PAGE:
Ah, the new year, a time that inspires us to make plans and recommit ourselves to values and goals. What is it about newness that inspires us so?
Scripture witnesses to it:
"See, I am making all things new" (Revelation 21:5).
"Do not remember the former things. ... I am about to do a new thing" (Isaiah 43:18-19).
Poets celebrate it:
And now we welcome the new year, full of things that have never been" (Rainer Maria Rilke).
The Campaign of the ELCA is based on it:
"Always being made new."
Of course, in the midst of this comes the wet blanket of Ecclesiastes (1:9-10). To paraphrase: "There is nothing new under the sun. Is there a thing that seems new? Well, it's not."
When did you last feel the breath of newness, the last time you were overcome by joy or called something awesome and really meant it? Søren Kierkegaard wrote that our search for awe, joy and fulfillment leads us into three ways of living. In the first, we take pleasure in the newness of novel experiences — a new relationship or, perhaps, a new iPad. In the second, we resign ourselves to rules and procedures in hopes that following them will bring us joy.
But in the third way of living, the religious way, we immerse ourselves in the mundanity and absurdity of daily life and find that the joy and awe of the "new" washes over us. To be religious, to find God's new thing in the midst of daily life, is "to be simultaneously out on 70,000 fathoms of water and yet be joyful."
How often does our life and work feel like being out on 70,000 fathoms of water? Yet, it's in the midst of this that Kierkegaard's religious person finds joy. While this is surprising itself, the truly shocking thing is that she sought joy there and chose to jump in the ocean of "now" that she might be awash with joy. Amid the insecurities, anxieties and pressures of daily life — amid 70,000 fathoms of water — faith in God who makes all things new grasps us, not to drown us or to pull us ashore but to buoy us with the knowledge that God is at work.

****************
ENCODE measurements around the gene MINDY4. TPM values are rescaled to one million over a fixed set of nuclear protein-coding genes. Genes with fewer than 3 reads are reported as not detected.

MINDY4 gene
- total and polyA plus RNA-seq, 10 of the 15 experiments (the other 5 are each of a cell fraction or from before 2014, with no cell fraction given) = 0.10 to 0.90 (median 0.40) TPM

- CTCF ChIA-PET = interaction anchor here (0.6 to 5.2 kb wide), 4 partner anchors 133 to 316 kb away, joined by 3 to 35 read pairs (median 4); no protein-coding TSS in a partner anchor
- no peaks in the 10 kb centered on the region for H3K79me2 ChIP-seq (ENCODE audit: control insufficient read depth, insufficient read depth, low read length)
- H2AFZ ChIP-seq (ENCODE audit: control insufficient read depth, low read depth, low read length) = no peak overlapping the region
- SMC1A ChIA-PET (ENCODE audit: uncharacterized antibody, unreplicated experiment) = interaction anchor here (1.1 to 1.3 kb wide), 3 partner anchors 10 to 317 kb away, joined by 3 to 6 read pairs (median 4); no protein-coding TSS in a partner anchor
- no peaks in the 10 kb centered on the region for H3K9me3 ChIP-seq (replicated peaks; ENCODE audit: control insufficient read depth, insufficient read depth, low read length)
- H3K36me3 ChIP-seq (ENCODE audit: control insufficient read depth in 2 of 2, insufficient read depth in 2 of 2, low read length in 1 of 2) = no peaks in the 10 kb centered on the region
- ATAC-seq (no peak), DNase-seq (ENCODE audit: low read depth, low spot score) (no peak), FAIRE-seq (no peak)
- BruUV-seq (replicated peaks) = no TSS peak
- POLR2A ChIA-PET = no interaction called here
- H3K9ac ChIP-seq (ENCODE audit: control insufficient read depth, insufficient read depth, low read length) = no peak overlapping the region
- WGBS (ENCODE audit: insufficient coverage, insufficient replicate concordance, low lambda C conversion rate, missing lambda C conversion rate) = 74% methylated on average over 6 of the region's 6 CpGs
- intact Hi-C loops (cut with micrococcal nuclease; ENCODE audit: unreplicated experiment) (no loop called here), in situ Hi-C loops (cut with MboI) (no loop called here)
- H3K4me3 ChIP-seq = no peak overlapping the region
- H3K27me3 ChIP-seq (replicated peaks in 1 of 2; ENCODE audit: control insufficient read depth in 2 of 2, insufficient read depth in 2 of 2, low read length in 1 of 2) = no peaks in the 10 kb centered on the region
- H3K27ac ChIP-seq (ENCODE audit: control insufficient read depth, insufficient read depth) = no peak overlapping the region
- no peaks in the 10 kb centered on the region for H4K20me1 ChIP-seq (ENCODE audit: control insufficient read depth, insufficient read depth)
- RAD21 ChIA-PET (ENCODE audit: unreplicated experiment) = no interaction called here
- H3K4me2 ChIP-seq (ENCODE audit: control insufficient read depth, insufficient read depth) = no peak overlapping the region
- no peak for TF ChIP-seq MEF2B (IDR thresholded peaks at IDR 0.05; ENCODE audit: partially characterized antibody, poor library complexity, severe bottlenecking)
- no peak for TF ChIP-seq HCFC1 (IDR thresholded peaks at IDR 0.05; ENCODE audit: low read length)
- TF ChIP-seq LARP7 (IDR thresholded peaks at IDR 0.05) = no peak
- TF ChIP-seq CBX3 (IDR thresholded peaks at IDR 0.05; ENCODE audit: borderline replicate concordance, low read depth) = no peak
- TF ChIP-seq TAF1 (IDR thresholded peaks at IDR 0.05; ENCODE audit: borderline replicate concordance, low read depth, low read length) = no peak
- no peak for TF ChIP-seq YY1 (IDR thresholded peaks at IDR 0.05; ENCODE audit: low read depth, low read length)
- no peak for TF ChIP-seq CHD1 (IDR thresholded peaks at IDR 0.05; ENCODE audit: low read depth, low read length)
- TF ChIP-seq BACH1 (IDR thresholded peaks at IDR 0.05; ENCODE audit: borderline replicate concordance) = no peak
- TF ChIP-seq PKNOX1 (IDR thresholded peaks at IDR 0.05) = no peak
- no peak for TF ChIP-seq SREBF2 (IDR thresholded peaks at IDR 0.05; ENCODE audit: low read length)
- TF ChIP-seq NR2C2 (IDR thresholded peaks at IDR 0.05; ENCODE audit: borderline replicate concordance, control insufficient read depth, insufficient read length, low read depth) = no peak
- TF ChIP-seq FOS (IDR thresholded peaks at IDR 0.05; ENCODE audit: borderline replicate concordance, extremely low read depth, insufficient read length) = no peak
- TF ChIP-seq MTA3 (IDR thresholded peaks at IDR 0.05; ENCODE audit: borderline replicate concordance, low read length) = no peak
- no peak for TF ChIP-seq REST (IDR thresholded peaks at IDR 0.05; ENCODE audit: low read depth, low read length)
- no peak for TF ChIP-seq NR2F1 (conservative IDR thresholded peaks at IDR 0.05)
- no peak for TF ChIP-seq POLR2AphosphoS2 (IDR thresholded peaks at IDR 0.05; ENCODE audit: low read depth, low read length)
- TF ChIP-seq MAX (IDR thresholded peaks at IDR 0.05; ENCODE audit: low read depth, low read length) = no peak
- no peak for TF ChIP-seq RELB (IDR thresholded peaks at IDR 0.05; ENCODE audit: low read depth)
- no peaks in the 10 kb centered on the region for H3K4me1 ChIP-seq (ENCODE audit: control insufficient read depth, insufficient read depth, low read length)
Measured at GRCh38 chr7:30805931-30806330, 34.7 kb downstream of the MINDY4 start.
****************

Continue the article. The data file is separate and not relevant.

The experience of the "new" arising and the "old" falling away, theologian Paul Tillich said, is nothing less than the shock of radical forgiveness, which Swedish diplomat and economist Dag Hammarskjöld described as "the answer to the child's dream by which what is broken is made whole again, what is soiled is again made clean."
We do not know what the new holds for us yet, but we do know that it does not hold us to the past, to old conflicts, divisions or patterns. To take joy in this moment between the "then" of yesterday and the "then" of tomorrow is to discover the possibilities of newness that God's grace opens to us every day. Even the writer of Ecclesiastes (2:24), so disillusioned by human striving, must conclude that the only way left to live is to enter fully into the eating, drinking and working of daily life, for "this, too, is from God."
© 2015 Augsburg Fortress, Publishers